IAS 7.39 and 42 require the net cash flows arising from gaining or losing control of a business, to be classified as arising from investing activities. Consequently, the statement of cash flows will not include the gross cash flows arisingBusiness combinations cash flows from the acquisition, and will instead show a single net amount. IAS 7.40 then requires the gross amounts to be disclosed in the notes.

The disclosures required by IFRS 3 Business Combinations include:

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The Statement of Cash Flows

Statement of Cash Flows

IAS 7.10 requires an entity to analyse its cash inflows and outflows into three categories:

  • Operating;
  • Investing; and
  • Financing.

IAS 7.6 defines these as follows:

Operating activities are the principal revenue producing activities of the entity and other activities that are not investing or financing activities.’

Investing activities are the acquisition and disposal of long-term assets and other investments not included in cash equivalents.’

Financing activities are activities that result in changes in the size and composition of the contributed equity and borrowings of the entity.’

1. Operating activities

It is often assumed that this category includes only those cash flows that arise from an entity’s principal revenue producing activities.

However, because cash flows arising from operating activities represents a residual category, which includes any cashStatement of cash flows flows that do not qualify to be recorded within either investing or financing activities, these can include cash flows that may initially not appear to be ‘operating’ in nature.

For example, the acquisition of land would typically be viewed as an investing activity, as land is a long-term asset. However, this classification is dependent on the nature of the entity’s operations and business practices. For example, an entity that acquires land regularly to develop residential housing to be sold would classify land acquisitions as an operating activity, as such cash flows relate to its principal revenue producing activities and therefore meet the definition of an operating cash flow.

2. Investing activities

An entity’s investing activities typically include the purchase and disposal of its intangible assets, property, plant and equipment, and interests in other entities that are not held for trading purposes. However, in an entity’s consolidated financial statements, cash flows from investing activities do not include those arising from changes in ownership interest of subsidiaries that do not result in a change in control, which are classified as arising from financing activities.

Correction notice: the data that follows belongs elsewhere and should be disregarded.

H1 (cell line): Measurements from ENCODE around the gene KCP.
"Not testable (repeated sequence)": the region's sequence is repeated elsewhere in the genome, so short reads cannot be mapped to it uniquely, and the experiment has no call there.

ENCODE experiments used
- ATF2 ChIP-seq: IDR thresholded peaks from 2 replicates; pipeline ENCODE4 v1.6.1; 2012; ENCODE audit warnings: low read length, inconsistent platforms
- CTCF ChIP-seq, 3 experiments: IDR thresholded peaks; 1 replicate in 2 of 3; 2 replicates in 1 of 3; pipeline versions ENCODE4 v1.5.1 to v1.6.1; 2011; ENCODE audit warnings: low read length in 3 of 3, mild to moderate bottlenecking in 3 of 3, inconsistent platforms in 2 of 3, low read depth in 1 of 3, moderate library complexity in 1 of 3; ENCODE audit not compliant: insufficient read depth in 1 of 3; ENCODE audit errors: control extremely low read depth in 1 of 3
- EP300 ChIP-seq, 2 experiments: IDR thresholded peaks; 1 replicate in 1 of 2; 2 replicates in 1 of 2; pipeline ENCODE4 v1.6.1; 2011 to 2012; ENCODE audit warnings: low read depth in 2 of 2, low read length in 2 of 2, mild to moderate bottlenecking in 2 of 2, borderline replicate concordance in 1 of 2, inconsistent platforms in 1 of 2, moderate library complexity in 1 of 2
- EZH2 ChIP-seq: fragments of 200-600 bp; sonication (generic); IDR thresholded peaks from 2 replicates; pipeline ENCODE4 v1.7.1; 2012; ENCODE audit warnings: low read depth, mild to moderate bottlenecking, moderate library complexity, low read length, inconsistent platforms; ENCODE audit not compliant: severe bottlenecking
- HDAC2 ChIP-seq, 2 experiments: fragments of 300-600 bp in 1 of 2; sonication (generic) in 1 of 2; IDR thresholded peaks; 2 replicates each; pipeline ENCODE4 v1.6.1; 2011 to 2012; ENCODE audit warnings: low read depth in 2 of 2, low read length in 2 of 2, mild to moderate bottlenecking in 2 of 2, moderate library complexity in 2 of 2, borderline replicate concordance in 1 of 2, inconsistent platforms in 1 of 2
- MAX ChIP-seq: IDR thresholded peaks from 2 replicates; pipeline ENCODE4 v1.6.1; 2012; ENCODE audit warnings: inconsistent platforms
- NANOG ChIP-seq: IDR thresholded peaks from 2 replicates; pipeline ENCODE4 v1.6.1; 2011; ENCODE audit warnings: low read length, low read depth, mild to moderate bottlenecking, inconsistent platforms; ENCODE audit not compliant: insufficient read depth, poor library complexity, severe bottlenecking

It should be noted that cash flows related to the sale of leased assets (when the entity is the lessor) may be classified as operating or investing activities depending on the specific facts and circumstances.

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Cash flows from discontinued operations IFRS 5 – 2 Detailed Examples

 Cash flows from discontinued operations – Detailed Examples

IAS 7 requires an entity to include all of its cash flows in the statement of cash flows, including those generated from both continuing and discontinued activities.

IFRS 5 Non-current Assets Held for Sale and Discontinued Operations requires an entity to disclose its net cash flows derived from operating, investing and financing activities in respect of discontinued operations. There are two ways in which this can be achieved:

===1) Presentation in the statement of cash flows

Net cash flows from each type of activity (operating, investing and financing) derived from discontinued operations are presented separately in the statement of cash flows.

===2) Presentation in a note

Cash flows from discontinued operations are included together with cash flows from continuing operations in each line Cash flows from discontinued operationsitem in the statement of cash flows. The net cash flows relating to each type of activity (operating, investing and financing) derived from discontinued operations are then disclosed separately in a note to the financial statements.

When a disposal group that meets the definition of a discontinued operation is classified as held for sale in the current period, and has not been realised/disposed of at the entity’s reporting date, the closing balance of cash and cash equivalents presented in the statement of cash flows will not reconcile to the cash and cash equivalents balances that are included in the statement of financial position at the reporting date.

This is because the cash and cash equivalents related to the disposal group are subsumed into the assets and liabilities of the disposal group and presented within the single line item in the statement of financial position.